“She has an uncanny ability to make plays,” Consuegra said. “She’s done a tremendous job finding players underneath the basket and it’s a lot of fun to watch. She’s only going to get better and better as she becomes more comfortable.”

Although Consuegra is pleased with Raventós’s ball distributing ability, she’s certain that Raventós will add another dimension to her game with scoring.

In the GSU Thanksgiving Classic, Raventós increased her points per game average with two double-digit scoring outings. Raventós scored 21 points combined against Mercer and Georgia State while shooting 62 percent.

Her growing confidence in her shot is highlighted by her first trifecta against Georgia State. Raventós pulled down a defensive rebound and walked the ball up the court in transition. Before her defender could close-out, Raventós elevated from straight away knocking down the three-pointer giving Charlotte a four point lead.

“She played [on the Spanish national team] with a loaded back court,” Consuegra said. “Her role on that team is very different than the role we want her here. She hasn’t had the ball in her hands as much as she has since she’s been here.”

Raventós’ growing comfortability facilitating the fast-paced offense will undoubtedly translate to the team’s success as whole as she continues to break down opposing defenses.

This is exactly what the 49ers want to see in the young woman they recruited from Spain. She’s confident with the ball in her hands. She has no fear when guarded by some of the countries’ best, valiantly crossing them up and driving to the basket. She’s a team player that wants to make others around her better. With only six games under her belt, she’s already on pace to tally 150 assists on the season, which would shatter the current freshman record of 130 assists set by former 49er Markita Aldridge.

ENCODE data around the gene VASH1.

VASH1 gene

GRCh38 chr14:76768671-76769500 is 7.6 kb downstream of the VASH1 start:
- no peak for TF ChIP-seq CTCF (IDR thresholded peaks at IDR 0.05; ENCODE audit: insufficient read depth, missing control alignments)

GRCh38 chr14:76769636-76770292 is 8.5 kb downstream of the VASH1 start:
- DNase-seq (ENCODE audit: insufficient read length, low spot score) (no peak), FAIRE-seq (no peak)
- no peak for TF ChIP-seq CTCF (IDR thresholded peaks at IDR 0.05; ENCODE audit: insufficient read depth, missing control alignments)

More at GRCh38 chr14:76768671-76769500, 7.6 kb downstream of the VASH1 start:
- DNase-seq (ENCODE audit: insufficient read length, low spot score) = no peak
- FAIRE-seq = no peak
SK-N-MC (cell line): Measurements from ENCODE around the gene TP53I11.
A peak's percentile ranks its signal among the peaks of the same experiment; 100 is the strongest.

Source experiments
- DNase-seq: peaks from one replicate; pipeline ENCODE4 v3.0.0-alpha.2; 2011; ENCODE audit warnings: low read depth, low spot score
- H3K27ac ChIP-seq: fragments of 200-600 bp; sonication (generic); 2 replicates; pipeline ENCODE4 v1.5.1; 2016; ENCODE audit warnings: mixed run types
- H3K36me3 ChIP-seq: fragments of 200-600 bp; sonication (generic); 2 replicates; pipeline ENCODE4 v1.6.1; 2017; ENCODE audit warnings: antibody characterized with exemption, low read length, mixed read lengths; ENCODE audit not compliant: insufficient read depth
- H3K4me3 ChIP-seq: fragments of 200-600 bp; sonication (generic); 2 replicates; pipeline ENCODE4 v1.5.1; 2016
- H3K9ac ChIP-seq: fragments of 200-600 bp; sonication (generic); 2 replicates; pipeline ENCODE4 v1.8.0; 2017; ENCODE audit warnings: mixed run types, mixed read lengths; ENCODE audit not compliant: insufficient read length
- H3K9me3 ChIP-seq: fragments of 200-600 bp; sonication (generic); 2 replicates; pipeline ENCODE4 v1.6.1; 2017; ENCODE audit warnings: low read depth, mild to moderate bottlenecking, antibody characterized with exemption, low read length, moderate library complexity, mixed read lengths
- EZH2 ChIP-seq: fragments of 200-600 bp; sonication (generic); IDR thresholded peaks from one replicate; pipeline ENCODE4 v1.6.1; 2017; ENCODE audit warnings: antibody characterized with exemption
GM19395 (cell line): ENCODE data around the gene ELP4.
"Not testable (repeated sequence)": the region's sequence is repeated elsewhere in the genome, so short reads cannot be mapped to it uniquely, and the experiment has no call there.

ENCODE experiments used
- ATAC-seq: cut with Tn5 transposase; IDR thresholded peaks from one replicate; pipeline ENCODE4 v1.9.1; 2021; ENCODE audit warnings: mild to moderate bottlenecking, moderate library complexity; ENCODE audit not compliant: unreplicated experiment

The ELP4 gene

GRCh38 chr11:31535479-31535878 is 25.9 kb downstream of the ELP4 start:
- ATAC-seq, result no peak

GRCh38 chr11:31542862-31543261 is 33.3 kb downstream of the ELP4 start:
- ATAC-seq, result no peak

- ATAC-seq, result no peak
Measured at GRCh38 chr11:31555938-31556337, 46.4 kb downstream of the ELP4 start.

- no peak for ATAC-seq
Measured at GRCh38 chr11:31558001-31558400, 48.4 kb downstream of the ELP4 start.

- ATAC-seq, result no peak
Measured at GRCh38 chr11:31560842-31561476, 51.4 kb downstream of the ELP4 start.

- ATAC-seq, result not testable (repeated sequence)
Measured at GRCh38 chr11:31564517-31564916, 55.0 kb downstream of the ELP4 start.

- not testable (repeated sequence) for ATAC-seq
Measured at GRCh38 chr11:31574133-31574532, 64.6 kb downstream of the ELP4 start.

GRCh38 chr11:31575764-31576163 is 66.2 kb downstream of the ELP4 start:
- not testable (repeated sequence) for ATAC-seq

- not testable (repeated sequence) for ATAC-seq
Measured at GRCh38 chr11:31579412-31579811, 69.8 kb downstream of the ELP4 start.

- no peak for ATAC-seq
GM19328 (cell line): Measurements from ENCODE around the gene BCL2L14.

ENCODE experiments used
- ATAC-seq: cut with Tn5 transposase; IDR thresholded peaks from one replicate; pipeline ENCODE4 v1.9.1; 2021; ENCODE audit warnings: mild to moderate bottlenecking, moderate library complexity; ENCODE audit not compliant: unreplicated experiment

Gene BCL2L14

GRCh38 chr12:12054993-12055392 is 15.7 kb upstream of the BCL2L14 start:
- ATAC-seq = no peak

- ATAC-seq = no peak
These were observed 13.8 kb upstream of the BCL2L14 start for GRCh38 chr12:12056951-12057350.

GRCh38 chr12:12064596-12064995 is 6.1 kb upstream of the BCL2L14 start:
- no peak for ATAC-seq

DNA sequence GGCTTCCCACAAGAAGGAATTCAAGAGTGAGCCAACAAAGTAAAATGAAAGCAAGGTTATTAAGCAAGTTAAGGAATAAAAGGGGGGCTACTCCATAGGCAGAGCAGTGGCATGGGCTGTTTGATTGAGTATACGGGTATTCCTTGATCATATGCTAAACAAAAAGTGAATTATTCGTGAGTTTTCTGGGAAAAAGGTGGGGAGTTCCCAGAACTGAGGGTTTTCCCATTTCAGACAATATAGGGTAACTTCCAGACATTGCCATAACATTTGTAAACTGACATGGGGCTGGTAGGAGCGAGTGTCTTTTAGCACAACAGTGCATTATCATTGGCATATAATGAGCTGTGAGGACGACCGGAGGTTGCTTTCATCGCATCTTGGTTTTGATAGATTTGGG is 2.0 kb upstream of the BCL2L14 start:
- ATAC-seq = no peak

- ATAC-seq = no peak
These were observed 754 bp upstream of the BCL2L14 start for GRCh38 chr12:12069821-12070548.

Additionally, Raventós shines on the defensive end. She’s pick-pocketed the opposition 11 times thus-far creating 19 fast break points for the 49ers. Her impressive sleight of hand early on sets her up to break into the top-5 freshman single-season steals record. Currently, Raventós is set to reach 55 steals this season.

Her early season success isn’t entirely shocking but it is compelling. As the season rolls on, the young Spanish point guard is only going to improve, her hard work and dedication won’t accept anything less. And that’s a good sign for the 49ers.

The Kenya Olley Effect

Seven games into the season, the Charlotte 49ers sit comfortably near the top of the Conference-USA holding a 5-2 record. Many factors have contributed to Charlotte’s early season success thus-far but one aspect in particular is junior Kenya Olley. The 6-foot-3-inch forward is a defensive presence to say the least as she continues to prove why she’s one of the best rim protectors in the country.

The junior forward grew up and graduated from Dorman High School in Spartanburg, S.C. Basketball and blocking shots in particular came natural to Olley. Throughout her high school varsity basketball career, she averaged more than three blocks per game despite only playing in 10 games her senior year due to injury.

“My dad taught me how to block them [shots] when I was younger. He told me he wanted me to become a shot blocker so he showed me how to block shots,” Olley said.

After Olley’s freshman season in which she played in 16 games, she earned a consistent amount of playing time in her sophomore year, last season. Olley appeared in all 32 games and tallied 4o blocks, a personal career-best. It was obvious that Olley possessed potential but in order to make the most of her unteachable skill-set, she would have to work.

“Kenya made the decision this summer to change her work ethic,” 49ers head coach Cara Consuegra said. “Her first two years being an underclassman still trying to figure it out, she would come in to get through practice. This summer she made a decision to practice to get better. And her game grew tremendously because of it and she’s continued to have that mentality here throughout the season.”